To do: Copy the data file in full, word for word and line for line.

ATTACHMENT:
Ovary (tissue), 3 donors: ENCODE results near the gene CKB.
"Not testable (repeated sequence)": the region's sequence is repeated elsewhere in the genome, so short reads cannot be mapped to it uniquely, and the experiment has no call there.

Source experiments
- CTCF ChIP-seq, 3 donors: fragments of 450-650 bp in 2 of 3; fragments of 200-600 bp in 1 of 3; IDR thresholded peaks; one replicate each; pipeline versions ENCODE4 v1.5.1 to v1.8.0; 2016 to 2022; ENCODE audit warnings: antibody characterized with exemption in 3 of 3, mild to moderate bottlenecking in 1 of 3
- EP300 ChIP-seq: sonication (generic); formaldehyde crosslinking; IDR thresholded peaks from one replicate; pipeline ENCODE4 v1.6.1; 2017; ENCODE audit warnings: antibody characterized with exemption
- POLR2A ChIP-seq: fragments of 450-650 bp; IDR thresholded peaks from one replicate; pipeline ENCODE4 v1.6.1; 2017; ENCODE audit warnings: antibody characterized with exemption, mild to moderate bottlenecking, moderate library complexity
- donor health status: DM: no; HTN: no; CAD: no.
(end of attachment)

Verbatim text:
Ovary (tissue), 3 donors: ENCODE results near the gene CKB.
"Not testable (repeated sequence)": the region's sequence is repeated elsewhere in the genome, so short reads cannot be mapped to it uniquely, and the experiment has no call there.

Source experiments
- CTCF ChIP-seq, 3 donors: fragments of 450-650 bp in 2 of 3; fragments of 200-600 bp in 1 of 3; IDR thresholded peaks; one replicate each; pipeline versions ENCODE4 v1.5.1 to v1.8.0; 2016 to 2022; ENCODE audit warnings: antibody characterized with exemption in 3 of 3, mild to moderate bottlenecking in 1 of 3
- EP300 ChIP-seq: sonication (generic); formaldehyde crosslinking; IDR thresholded peaks from one replicate; pipeline ENCODE4 v1.6.1; 2017; ENCODE audit warnings: antibody characterized with exemption
- POLR2A ChIP-seq: fragments of 450-650 bp; IDR thresholded peaks from one replicate; pipeline ENCODE4 v1.6.1; 2017; ENCODE audit warnings: antibody characterized with exemption, mild to moderate bottlenecking, moderate library complexity
- donor health status: DM: no; HTN: no; CAD: no.